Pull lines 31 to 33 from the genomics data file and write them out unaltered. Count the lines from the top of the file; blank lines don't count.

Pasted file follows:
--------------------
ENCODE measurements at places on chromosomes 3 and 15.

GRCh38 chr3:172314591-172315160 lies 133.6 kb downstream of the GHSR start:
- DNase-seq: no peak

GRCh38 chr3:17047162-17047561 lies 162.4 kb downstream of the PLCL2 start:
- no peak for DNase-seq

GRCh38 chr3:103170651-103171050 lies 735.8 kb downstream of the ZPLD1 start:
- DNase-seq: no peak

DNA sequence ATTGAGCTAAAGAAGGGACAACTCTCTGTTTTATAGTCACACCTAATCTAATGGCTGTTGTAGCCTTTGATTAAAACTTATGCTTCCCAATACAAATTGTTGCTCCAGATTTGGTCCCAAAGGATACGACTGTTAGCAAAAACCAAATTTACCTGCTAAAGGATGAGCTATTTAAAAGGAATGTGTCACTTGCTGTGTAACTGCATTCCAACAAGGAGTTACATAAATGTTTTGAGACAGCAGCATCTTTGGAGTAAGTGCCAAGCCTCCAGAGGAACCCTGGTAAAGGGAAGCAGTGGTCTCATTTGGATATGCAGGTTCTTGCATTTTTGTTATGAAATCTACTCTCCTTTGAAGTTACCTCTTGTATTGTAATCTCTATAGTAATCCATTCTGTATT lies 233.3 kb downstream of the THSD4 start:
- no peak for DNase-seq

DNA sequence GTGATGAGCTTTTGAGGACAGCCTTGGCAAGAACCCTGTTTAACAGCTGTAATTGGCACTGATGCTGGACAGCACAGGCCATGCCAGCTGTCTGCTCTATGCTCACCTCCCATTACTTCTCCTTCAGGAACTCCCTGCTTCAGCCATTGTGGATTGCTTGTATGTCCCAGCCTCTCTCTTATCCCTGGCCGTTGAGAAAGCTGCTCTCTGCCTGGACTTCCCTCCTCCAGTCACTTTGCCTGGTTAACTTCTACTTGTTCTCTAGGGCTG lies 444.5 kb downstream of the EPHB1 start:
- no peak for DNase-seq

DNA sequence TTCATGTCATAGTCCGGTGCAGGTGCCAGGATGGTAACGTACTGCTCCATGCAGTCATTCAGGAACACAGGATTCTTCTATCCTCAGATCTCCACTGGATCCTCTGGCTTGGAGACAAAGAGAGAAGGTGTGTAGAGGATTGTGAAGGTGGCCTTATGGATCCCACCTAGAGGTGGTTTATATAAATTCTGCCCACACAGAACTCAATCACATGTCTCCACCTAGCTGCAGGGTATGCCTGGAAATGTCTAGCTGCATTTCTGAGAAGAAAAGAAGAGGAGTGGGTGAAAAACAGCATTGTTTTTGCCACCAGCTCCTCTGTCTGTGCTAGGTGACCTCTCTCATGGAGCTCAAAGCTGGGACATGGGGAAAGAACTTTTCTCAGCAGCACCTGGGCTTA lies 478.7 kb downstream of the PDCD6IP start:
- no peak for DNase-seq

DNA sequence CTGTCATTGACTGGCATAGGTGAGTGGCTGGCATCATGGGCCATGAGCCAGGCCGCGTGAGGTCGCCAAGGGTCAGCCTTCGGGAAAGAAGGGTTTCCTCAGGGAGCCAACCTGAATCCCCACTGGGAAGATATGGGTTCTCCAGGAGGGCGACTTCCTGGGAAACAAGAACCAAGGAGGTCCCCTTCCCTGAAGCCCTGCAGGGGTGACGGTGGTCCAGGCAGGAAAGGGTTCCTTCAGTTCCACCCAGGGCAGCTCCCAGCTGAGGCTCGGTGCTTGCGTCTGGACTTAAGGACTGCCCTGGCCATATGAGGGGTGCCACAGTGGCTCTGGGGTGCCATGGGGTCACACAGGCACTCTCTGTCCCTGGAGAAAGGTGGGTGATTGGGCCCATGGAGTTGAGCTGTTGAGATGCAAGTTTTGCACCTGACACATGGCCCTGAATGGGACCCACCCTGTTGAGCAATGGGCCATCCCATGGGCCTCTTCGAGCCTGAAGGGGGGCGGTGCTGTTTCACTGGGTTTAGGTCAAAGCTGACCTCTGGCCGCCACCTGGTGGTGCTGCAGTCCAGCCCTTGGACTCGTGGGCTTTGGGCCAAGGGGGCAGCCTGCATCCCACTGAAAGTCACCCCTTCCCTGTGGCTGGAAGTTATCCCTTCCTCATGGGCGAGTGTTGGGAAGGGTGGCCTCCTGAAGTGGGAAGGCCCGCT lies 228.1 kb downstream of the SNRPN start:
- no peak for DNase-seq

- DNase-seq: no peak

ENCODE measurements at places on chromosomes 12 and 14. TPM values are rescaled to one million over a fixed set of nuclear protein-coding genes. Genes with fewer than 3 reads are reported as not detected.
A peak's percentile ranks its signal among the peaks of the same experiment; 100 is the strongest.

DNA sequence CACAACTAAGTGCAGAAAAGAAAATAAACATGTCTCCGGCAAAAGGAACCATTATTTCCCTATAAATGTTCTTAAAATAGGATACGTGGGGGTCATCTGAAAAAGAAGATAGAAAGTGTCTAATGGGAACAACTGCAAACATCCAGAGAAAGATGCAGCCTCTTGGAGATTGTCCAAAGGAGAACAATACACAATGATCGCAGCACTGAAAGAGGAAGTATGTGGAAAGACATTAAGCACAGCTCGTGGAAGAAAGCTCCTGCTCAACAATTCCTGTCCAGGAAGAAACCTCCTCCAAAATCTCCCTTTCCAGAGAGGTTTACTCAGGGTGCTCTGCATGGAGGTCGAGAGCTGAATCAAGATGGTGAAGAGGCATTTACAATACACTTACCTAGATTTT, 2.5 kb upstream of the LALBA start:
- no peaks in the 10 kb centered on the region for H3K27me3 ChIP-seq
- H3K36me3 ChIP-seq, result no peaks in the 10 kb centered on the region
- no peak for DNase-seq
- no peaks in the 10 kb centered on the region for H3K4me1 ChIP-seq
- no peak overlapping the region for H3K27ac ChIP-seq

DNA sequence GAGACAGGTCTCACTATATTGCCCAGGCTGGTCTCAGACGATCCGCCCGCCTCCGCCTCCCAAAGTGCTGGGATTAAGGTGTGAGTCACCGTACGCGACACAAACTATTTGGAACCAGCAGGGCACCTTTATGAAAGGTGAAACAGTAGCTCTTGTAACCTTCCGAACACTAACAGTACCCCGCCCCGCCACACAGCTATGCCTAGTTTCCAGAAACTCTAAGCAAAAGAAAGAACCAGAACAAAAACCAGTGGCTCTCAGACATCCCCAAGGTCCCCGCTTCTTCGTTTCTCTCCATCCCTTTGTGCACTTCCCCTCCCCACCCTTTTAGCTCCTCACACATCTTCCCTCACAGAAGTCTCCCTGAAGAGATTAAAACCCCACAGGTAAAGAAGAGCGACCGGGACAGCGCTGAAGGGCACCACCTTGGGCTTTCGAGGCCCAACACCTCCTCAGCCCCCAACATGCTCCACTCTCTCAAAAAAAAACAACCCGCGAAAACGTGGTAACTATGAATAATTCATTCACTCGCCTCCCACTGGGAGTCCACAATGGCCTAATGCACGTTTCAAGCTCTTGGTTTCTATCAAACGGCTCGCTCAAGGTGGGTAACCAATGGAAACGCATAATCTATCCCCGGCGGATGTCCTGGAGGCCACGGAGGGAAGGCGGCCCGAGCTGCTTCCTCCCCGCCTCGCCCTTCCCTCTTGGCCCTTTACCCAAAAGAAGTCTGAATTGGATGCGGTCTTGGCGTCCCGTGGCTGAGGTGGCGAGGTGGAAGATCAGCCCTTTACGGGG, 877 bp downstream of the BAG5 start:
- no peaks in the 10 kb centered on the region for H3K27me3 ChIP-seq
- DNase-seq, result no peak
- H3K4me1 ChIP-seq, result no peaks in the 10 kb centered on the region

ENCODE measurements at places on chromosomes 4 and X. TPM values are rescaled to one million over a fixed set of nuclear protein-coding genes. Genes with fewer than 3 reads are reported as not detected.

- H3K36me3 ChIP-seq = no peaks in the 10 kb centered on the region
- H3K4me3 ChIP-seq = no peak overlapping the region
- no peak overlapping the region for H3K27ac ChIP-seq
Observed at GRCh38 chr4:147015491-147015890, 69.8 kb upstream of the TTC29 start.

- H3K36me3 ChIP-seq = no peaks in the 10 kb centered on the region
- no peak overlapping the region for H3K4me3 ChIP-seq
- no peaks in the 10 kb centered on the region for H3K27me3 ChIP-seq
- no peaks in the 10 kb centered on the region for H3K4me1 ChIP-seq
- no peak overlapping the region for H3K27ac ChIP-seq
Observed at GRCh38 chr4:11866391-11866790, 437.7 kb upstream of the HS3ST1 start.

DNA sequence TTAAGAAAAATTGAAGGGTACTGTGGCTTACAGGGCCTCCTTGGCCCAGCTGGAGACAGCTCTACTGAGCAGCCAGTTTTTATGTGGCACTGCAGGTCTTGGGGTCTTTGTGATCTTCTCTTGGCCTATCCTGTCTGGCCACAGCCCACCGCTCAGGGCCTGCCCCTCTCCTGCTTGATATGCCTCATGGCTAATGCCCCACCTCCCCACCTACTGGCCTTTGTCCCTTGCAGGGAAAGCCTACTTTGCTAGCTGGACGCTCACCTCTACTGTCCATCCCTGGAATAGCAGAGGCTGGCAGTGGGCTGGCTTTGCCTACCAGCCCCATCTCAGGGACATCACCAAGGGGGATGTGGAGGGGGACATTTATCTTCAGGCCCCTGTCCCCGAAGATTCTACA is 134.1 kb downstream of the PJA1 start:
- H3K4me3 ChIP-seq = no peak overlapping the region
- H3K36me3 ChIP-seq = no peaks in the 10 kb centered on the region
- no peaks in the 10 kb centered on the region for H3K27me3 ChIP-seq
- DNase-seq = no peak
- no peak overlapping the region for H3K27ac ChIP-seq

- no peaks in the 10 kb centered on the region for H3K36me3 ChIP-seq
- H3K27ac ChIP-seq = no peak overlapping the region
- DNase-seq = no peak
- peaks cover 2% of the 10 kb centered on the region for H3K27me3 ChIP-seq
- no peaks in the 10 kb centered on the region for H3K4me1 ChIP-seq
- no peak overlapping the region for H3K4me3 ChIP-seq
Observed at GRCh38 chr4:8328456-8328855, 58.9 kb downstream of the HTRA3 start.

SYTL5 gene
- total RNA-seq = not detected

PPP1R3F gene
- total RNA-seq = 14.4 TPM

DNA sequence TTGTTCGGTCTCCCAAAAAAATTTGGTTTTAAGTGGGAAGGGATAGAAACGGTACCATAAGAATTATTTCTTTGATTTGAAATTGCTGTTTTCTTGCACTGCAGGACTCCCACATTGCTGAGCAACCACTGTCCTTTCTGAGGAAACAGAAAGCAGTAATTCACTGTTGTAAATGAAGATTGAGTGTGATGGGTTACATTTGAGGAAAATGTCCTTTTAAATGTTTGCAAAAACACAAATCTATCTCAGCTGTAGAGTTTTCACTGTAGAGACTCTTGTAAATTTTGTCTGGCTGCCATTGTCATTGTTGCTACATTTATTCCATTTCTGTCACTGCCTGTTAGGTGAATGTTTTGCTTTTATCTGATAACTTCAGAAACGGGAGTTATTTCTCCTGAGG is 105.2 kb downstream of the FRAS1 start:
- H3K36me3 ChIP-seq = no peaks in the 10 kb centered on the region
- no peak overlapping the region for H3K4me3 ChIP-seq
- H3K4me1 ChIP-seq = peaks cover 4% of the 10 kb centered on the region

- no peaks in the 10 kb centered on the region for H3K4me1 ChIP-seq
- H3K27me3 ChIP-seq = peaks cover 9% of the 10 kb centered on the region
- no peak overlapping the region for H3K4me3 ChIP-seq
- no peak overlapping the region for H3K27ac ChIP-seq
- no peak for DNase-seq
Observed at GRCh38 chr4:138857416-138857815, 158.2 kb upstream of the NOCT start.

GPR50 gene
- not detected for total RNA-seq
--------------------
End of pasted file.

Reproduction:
- H3K4me3 ChIP-seq = no peak overlapping the region
- no peak overlapping the region for H3K27ac ChIP-seq
Observed at GRCh38 chr4:147015491-147015890, 69.8 kb upstream of the TTC29 start.